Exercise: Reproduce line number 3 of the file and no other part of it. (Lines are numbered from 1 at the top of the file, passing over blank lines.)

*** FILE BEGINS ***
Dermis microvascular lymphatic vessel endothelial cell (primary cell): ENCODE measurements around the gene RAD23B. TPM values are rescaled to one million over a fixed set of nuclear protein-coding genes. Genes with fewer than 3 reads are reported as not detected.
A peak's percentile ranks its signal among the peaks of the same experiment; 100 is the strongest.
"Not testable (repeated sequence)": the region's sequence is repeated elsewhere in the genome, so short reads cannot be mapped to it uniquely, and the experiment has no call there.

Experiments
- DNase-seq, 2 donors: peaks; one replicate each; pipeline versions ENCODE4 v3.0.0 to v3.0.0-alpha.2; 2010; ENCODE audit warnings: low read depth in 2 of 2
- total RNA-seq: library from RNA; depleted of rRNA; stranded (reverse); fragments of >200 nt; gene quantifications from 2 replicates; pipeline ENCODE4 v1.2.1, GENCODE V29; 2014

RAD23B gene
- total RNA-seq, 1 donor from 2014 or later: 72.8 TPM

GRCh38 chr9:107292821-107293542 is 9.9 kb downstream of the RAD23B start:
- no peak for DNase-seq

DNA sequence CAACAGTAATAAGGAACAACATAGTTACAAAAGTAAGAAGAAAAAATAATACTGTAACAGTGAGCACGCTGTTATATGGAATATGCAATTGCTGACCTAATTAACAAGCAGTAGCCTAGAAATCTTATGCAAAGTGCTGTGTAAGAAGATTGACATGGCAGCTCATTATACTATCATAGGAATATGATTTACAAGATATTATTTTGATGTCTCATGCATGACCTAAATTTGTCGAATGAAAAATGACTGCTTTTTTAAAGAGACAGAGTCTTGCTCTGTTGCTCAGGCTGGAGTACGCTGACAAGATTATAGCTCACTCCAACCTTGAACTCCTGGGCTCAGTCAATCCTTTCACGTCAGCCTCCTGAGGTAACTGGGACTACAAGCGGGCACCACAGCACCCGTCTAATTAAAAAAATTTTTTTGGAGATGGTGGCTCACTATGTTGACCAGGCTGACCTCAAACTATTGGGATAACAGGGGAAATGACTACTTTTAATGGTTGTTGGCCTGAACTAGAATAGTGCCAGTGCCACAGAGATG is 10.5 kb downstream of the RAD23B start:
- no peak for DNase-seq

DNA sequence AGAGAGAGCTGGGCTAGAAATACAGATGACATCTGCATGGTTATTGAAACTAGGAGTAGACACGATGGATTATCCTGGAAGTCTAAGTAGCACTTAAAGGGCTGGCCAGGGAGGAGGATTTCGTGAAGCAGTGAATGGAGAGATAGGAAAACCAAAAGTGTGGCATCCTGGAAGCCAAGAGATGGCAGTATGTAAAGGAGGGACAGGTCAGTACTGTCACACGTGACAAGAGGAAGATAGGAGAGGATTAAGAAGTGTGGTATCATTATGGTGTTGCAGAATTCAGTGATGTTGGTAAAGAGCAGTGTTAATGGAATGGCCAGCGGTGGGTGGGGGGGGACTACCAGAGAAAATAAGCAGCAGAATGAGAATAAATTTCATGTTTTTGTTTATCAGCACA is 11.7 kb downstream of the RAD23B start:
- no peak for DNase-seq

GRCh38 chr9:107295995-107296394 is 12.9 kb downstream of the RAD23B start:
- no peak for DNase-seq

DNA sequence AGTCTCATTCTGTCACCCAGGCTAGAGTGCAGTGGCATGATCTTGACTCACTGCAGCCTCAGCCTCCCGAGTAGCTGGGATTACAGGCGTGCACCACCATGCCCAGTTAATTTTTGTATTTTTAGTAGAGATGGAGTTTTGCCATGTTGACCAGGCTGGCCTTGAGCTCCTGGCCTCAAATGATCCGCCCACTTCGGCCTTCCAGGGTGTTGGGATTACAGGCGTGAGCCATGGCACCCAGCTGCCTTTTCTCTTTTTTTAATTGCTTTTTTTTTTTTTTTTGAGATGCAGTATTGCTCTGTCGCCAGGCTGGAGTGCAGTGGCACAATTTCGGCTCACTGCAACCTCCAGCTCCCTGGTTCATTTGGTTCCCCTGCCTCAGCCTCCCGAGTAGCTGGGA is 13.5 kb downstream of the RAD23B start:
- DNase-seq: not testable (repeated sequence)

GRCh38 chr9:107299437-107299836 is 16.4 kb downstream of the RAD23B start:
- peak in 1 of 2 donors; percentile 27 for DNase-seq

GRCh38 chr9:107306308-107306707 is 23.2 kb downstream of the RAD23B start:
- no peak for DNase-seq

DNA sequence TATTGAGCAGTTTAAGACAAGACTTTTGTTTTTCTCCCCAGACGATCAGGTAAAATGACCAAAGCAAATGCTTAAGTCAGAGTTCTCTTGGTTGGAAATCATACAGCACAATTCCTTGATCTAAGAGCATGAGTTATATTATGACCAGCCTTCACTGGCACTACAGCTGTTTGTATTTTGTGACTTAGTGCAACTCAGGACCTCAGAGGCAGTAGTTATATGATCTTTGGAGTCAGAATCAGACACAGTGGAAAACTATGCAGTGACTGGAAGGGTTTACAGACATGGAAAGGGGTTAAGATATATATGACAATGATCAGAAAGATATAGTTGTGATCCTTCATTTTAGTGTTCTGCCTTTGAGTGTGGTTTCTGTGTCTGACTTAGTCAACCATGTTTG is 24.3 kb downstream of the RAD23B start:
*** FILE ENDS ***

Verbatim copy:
"Not testable (repeated sequence)": the region's sequence is repeated elsewhere in the genome, so short reads cannot be mapped to it uniquely, and the experiment has no call there.